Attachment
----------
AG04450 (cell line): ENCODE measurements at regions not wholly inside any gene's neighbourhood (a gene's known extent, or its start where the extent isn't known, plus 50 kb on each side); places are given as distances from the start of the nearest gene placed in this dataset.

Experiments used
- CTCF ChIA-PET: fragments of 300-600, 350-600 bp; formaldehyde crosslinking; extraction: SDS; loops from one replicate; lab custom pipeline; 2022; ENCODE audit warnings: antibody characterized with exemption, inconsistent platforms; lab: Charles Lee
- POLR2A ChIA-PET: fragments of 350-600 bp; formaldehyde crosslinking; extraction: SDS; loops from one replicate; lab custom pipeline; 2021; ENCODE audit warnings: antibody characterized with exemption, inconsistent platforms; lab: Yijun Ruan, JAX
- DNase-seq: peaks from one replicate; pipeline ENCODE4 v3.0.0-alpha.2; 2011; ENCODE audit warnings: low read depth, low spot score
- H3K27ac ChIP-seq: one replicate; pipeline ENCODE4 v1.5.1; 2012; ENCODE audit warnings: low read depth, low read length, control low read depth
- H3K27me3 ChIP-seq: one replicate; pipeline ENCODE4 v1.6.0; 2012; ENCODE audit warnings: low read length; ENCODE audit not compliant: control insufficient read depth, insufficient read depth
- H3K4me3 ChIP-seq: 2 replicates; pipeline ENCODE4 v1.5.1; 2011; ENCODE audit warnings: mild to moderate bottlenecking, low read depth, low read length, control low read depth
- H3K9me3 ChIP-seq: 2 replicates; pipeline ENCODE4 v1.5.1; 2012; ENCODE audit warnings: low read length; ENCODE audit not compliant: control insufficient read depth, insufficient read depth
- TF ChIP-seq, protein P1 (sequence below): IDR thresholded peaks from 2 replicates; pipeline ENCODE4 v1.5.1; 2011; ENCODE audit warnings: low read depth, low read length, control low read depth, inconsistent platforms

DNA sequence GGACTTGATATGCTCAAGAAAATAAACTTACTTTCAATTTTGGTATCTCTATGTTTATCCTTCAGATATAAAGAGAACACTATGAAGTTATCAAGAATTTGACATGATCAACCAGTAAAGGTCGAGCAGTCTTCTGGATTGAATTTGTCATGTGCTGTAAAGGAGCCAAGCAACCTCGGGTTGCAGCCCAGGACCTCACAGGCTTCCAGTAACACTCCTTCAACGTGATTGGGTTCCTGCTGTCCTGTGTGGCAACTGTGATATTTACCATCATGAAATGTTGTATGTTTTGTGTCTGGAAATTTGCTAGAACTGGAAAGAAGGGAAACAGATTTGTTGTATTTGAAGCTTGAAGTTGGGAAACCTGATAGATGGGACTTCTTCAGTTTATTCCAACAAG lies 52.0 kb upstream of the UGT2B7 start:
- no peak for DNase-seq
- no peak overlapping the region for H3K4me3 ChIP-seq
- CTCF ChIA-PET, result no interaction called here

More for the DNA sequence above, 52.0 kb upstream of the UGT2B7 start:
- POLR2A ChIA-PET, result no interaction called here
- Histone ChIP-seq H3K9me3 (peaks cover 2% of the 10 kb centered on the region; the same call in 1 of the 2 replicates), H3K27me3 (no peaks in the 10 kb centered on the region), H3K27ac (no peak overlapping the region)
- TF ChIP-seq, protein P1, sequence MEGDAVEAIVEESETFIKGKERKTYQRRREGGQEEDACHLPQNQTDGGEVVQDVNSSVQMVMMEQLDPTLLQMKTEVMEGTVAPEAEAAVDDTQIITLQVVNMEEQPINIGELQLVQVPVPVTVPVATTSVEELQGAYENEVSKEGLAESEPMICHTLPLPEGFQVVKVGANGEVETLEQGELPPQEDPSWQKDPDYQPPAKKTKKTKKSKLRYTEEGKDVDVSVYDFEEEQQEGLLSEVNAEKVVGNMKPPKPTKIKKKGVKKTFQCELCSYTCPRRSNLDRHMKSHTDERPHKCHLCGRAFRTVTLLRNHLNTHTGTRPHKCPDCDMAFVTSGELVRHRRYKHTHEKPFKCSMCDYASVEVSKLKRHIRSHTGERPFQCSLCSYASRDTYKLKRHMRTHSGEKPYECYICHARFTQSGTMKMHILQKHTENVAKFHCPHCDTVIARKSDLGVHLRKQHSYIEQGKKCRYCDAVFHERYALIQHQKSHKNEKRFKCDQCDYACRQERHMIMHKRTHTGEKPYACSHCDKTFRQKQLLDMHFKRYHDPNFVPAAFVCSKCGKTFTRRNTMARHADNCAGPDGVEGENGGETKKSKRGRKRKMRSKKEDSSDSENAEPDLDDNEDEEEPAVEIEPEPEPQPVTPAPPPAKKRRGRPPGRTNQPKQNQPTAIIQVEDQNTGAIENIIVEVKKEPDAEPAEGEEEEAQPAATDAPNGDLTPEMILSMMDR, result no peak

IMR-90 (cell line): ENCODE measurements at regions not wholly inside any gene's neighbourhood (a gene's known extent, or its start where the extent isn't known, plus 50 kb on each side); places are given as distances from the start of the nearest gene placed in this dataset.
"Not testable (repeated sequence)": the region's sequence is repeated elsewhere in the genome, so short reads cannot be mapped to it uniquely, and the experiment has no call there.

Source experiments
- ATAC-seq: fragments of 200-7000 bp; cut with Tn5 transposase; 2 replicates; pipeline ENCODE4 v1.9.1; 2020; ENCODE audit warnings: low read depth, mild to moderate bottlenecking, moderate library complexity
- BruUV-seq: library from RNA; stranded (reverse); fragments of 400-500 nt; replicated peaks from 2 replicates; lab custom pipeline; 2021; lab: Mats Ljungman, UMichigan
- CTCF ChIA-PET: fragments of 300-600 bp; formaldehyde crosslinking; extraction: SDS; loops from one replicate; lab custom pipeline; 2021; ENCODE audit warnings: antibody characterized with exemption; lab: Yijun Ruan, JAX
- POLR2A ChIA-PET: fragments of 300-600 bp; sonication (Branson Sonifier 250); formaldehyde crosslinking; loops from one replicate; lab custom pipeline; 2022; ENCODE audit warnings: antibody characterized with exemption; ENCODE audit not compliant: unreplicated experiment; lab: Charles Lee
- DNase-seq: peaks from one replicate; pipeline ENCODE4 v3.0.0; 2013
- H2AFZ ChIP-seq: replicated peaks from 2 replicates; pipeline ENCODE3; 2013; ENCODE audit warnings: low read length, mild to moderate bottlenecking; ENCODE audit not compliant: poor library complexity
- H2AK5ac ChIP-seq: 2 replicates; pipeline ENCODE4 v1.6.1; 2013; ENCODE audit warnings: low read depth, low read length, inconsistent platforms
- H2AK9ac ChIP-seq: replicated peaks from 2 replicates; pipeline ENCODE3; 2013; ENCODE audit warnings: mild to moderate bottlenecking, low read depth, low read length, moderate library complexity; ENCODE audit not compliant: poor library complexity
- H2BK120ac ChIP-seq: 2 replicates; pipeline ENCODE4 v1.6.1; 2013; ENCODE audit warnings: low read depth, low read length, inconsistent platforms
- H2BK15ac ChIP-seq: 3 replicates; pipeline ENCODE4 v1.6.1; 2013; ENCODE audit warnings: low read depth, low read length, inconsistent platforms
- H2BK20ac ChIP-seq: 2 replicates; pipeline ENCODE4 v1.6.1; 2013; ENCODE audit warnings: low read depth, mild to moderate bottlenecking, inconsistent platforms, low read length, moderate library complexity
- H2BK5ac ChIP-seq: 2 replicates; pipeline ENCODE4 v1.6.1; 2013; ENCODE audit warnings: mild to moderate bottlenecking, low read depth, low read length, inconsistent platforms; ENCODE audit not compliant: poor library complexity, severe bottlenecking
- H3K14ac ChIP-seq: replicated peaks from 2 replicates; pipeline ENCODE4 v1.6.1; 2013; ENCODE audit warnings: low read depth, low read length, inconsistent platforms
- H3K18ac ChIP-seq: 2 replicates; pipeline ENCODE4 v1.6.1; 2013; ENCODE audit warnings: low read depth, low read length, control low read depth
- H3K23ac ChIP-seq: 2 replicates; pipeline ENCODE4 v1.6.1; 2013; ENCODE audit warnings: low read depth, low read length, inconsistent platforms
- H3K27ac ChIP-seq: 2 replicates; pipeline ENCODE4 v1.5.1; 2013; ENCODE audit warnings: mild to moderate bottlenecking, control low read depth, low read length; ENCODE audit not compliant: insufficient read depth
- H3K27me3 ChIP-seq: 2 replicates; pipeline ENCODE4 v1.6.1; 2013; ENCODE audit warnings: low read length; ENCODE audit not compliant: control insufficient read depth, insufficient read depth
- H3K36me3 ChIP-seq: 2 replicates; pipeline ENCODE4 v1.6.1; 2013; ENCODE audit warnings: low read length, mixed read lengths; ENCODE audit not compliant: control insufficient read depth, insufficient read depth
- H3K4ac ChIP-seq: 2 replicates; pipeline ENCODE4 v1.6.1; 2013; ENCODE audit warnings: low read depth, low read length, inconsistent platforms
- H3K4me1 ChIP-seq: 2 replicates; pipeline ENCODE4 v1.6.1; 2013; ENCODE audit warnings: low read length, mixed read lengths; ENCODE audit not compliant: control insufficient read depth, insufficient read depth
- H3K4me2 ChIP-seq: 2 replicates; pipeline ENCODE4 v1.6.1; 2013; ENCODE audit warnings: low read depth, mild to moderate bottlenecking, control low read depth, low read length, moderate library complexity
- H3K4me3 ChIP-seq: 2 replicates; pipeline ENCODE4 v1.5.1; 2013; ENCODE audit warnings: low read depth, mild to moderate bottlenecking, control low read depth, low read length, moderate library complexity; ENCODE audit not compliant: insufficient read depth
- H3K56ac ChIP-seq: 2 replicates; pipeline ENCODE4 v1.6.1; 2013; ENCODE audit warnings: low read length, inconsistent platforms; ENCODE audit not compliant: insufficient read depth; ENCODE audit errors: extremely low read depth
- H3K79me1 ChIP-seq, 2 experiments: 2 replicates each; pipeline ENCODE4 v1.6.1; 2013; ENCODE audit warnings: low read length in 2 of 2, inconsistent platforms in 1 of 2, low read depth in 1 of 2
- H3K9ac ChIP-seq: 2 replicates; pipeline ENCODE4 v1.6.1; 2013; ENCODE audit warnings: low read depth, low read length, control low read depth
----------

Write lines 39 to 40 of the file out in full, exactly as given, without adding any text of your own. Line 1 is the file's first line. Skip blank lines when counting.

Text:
- H3K36me3 ChIP-seq: 2 replicates; pipeline ENCODE4 v1.6.1; 2013; ENCODE audit warnings: low read length, mixed read lengths; ENCODE audit not compliant: control insufficient read depth, insufficient read depth
- H3K4ac ChIP-seq: 2 replicates; pipeline ENCODE4 v1.6.1; 2013; ENCODE audit warnings: low read depth, low read length, inconsistent platforms